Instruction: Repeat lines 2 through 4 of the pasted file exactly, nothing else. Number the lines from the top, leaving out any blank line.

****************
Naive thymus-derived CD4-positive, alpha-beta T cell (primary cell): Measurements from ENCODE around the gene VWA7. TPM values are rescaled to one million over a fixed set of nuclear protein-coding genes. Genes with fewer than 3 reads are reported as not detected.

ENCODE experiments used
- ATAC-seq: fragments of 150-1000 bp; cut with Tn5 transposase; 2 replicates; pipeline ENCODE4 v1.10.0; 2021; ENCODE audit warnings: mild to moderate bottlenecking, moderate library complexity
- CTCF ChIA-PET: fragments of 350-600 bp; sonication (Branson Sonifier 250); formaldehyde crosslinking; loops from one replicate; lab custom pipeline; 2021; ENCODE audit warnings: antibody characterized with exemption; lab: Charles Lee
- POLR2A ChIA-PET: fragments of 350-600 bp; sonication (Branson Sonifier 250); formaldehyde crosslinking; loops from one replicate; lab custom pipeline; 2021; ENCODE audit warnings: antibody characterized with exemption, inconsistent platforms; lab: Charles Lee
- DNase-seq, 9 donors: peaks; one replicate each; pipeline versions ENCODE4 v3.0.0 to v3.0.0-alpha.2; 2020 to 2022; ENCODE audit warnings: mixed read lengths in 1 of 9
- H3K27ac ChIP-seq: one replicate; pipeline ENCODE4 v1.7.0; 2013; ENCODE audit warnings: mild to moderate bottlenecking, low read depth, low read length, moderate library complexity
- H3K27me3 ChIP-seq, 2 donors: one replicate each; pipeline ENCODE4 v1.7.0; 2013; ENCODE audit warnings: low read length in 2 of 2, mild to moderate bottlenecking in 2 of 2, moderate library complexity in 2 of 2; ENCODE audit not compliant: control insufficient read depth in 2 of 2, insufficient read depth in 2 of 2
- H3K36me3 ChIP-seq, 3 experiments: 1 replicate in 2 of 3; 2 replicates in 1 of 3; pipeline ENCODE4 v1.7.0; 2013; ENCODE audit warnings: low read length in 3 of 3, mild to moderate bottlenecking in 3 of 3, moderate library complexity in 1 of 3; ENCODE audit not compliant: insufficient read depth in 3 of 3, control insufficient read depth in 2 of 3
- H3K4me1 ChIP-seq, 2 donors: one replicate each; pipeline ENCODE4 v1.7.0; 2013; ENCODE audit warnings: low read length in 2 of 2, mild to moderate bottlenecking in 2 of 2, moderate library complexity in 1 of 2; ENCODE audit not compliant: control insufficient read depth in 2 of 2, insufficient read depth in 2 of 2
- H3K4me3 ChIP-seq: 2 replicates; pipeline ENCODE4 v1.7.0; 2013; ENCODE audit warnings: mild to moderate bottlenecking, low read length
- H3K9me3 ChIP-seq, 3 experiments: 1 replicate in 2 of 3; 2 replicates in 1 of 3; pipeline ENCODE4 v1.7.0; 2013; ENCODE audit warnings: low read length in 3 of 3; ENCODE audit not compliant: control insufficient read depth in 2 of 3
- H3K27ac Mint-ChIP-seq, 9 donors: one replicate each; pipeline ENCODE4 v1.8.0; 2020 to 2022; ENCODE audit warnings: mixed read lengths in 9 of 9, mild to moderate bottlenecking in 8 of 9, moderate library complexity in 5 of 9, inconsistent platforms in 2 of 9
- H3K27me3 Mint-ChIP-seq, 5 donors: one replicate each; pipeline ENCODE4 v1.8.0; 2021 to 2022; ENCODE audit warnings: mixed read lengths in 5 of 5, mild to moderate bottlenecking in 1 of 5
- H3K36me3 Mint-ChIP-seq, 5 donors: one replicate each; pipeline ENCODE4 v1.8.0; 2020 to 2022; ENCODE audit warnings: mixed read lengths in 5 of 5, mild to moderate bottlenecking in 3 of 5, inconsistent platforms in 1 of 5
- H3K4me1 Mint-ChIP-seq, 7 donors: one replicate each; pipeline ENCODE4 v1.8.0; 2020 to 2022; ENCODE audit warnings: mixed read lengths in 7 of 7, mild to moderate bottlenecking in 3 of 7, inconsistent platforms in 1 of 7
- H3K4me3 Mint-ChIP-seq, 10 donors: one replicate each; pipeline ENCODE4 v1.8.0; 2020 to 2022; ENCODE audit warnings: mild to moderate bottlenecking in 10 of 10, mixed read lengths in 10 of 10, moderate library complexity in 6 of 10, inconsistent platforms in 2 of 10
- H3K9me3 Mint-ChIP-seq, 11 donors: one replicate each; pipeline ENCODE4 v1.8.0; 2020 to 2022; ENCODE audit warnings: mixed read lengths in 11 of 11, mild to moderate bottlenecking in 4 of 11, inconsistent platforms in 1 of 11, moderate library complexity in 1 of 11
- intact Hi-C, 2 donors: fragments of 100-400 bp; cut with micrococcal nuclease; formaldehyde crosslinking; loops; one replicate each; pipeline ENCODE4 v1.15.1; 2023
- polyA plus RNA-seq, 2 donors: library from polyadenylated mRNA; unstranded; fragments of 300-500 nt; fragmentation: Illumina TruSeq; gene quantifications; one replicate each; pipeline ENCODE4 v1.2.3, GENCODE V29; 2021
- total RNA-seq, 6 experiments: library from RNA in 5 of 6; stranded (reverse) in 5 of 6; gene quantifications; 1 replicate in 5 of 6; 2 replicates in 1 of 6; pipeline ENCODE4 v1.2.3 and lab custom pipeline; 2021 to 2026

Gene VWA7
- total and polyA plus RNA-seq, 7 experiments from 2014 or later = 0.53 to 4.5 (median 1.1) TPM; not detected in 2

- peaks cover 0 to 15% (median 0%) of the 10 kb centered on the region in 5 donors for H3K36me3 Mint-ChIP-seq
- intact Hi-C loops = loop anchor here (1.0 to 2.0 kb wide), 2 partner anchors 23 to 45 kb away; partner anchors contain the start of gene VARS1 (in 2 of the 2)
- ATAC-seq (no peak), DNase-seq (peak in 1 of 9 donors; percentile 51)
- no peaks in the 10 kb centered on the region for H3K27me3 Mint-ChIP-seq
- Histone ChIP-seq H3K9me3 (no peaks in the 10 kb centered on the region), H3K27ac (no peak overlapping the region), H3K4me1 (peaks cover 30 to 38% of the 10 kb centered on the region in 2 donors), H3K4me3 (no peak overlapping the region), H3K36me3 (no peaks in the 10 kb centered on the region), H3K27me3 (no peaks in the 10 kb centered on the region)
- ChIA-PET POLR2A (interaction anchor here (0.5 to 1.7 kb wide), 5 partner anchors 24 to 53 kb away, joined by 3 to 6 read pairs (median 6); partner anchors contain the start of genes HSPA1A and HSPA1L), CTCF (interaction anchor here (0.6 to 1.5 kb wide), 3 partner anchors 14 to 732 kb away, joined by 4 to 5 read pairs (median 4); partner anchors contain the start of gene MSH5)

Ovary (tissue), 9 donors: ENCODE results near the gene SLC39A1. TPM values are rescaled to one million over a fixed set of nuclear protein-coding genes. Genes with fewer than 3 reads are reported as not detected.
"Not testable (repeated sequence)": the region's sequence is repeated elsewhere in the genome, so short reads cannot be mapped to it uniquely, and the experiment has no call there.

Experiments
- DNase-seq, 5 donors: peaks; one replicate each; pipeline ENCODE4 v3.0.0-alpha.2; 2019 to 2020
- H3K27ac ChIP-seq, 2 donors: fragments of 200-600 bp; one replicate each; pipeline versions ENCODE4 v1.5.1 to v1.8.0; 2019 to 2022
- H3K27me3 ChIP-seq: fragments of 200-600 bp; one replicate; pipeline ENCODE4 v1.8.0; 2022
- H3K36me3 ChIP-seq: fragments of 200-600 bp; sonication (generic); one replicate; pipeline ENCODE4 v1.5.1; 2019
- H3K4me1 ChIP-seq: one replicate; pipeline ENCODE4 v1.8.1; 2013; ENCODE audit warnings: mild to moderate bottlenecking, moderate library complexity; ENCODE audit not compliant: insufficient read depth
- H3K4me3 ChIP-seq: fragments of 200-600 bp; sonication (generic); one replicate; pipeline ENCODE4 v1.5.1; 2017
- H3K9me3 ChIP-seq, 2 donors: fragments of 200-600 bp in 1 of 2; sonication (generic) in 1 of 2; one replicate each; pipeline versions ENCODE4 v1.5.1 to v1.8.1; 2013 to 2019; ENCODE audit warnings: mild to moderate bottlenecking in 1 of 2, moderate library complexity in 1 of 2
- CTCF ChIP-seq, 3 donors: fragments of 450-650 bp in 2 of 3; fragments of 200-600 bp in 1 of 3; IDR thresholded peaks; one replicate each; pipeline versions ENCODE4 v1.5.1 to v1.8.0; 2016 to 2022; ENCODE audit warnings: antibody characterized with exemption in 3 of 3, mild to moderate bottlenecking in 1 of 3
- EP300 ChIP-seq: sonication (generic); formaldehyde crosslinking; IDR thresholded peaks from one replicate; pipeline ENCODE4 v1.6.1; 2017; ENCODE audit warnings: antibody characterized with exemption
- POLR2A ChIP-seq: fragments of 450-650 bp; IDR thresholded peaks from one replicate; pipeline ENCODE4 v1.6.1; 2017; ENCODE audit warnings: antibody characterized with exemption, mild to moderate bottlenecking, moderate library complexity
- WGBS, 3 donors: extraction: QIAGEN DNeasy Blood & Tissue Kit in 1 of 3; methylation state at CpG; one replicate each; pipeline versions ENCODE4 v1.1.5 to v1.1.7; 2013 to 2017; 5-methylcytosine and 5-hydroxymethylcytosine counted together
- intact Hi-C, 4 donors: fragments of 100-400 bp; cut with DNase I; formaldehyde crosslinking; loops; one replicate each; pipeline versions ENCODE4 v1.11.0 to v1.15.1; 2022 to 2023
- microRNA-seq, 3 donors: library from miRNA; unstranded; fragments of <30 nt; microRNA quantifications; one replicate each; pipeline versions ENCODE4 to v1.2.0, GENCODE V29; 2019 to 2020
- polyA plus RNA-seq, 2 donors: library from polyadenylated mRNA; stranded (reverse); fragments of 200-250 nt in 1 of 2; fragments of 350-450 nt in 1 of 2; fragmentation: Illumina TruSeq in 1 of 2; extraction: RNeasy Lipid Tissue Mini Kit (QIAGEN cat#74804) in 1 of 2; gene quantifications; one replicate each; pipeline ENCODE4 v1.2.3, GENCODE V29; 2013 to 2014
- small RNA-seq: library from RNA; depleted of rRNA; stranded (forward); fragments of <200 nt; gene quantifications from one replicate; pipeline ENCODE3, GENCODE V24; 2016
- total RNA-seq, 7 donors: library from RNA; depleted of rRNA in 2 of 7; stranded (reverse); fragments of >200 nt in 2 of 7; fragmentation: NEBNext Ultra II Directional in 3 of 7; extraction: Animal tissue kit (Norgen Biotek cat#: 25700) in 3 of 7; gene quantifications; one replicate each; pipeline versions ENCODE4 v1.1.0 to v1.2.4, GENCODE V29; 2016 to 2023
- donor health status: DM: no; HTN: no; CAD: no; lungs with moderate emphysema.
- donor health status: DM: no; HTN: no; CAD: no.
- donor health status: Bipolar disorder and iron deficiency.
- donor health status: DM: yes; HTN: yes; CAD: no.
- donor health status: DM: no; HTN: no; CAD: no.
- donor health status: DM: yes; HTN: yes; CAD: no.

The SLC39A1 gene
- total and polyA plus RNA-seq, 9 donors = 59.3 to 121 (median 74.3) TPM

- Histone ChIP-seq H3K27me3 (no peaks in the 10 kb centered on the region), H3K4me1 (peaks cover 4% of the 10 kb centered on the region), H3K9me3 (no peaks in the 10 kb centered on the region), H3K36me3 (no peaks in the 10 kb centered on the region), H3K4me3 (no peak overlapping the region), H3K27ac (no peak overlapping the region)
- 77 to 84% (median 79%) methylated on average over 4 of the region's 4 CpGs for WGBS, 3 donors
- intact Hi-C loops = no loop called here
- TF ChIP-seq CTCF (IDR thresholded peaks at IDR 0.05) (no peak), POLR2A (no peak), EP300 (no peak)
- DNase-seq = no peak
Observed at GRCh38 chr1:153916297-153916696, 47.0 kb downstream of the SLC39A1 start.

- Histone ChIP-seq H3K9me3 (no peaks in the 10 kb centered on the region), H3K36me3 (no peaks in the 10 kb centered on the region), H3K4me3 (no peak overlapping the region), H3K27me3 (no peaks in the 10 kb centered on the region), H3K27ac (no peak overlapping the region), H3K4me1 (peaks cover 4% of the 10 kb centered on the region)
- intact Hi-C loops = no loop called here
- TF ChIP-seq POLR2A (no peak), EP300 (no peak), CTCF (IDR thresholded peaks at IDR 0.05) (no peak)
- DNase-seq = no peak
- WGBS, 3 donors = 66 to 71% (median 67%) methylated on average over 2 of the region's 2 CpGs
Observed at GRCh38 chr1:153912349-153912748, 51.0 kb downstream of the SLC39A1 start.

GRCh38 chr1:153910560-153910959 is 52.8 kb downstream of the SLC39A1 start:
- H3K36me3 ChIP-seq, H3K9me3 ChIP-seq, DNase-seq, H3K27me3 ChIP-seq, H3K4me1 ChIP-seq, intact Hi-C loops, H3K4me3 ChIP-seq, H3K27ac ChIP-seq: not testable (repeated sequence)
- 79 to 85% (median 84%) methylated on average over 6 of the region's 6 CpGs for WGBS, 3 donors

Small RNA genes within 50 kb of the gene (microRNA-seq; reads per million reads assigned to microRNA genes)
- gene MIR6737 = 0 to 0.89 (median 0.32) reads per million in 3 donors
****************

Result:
ENCODE experiments used
- ATAC-seq: fragments of 150-1000 bp; cut with Tn5 transposase; 2 replicates; pipeline ENCODE4 v1.10.0; 2021; ENCODE audit warnings: mild to moderate bottlenecking, moderate library complexity
- CTCF ChIA-PET: fragments of 350-600 bp; sonication (Branson Sonifier 250); formaldehyde crosslinking; loops from one replicate; lab custom pipeline; 2021; ENCODE audit warnings: antibody characterized with exemption; lab: Charles Lee